Friday PhotoEssay & Link Around
It isn’t often that I’ve gone outside the boundaries of our Demonstration Garden for pictures or post topics, but since our garden is pretty barren right now (see the previous post), I wanted to keep providing some garden eye candy for as long as possible. This week, I went out and visited the rose garden!
This if the flower from the ‘Mister Lincoln’ hybrid tea rose. It is an older hybrid tea (introduced in the 1960s), and has big, beautiful flowers. A lot of catalogs show it as being a redder rose, but ours is definitely a paler, fuchsia color.
I also found a number of different articles and recipes to share this week, covering quite a range of topics.
From a blog called AZ Cookbook (which features “food from Azerbaijan & beyond”), come two intriguing vegetable recipes that I’ll have to remember for next year. The first is Mixed Vegetable Pickle, which looks like an excellent way to use up those miscellaneous, end-of-the-year garden vegetables. The second is this recipe for Eggplant Rolls. Now if you’ve been around this blog for very long, you know that I’m not a huge fan of eggplant for things other than ornamental value. Still…these almost look good enough that we may have to grow some eggplant next year just to try these.
Wild Boar Farms posted a picture of a new tomato variety they’ve been breeding, asking for names.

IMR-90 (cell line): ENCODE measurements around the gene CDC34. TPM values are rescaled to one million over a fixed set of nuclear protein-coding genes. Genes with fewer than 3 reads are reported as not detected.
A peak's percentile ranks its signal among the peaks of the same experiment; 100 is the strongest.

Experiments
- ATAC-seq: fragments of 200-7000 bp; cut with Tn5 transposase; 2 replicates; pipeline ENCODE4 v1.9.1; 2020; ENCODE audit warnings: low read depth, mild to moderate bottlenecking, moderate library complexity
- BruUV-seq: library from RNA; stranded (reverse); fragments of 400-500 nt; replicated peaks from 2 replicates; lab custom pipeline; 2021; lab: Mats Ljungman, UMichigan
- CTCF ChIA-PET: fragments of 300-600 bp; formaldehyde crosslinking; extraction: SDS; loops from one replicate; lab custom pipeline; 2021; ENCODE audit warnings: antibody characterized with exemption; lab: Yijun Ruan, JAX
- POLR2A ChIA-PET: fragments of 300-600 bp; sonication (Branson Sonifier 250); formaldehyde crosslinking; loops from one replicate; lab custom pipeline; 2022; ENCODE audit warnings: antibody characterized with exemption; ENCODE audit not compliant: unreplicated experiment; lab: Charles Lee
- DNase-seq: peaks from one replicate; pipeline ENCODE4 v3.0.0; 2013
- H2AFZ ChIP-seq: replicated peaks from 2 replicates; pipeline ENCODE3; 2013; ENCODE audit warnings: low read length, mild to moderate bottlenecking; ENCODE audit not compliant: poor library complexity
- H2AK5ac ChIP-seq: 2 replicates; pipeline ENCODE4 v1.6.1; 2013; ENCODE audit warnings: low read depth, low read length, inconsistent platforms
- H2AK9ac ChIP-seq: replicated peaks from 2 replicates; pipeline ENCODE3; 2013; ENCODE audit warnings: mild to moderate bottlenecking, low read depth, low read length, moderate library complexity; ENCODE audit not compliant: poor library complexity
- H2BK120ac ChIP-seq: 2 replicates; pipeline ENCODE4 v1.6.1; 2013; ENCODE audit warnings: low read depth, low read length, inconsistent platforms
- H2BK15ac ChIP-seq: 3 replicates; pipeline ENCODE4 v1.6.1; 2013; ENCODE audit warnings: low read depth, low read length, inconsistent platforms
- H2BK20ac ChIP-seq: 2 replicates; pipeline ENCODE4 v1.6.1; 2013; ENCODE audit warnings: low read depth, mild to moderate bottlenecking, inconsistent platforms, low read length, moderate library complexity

Over at the Nutrients for Life blog, Dee has a great post about the nutrients in fallen leaves and using leaves for mulch.
“Food Deserts” have become all the rage this year as a new way to frame the conversation about lack of access to food and lack of access to good quality, healthy food choices in certain areas (especially very urban and very rural areas). The New York Times has an article about the success of a mobile food pantry in an urban area.
From a research standpoint, MIT and Columbia University recently released the results of a collaborative study on obesity, food deserts, and our food system. Related links: Columbia’s description of the project, a Columbia presentation on their findings and proposals, MIT’s project page, and MIT’s documents on the food system proposals.
Green roofs were big news a couple years ago, and I think the jury is still out on how well they work in different parts of the country (and how to do them right). The University of Nebraska recently installed a new green roof using one method, and the Vancouver Convention Center highlights the success of their green roof (which is very different from the Nebraska green roof) after a couple years.
Enjoy the reading, and have a great weekend!
Posted on November 4, 2011, in Around the Garden, PhotoEssays and tagged cooking, fall, fall garden, flowers, food deserts, green roof, recipes, roses, vegetable recipes. Bookmark the permalink. 2 Comments.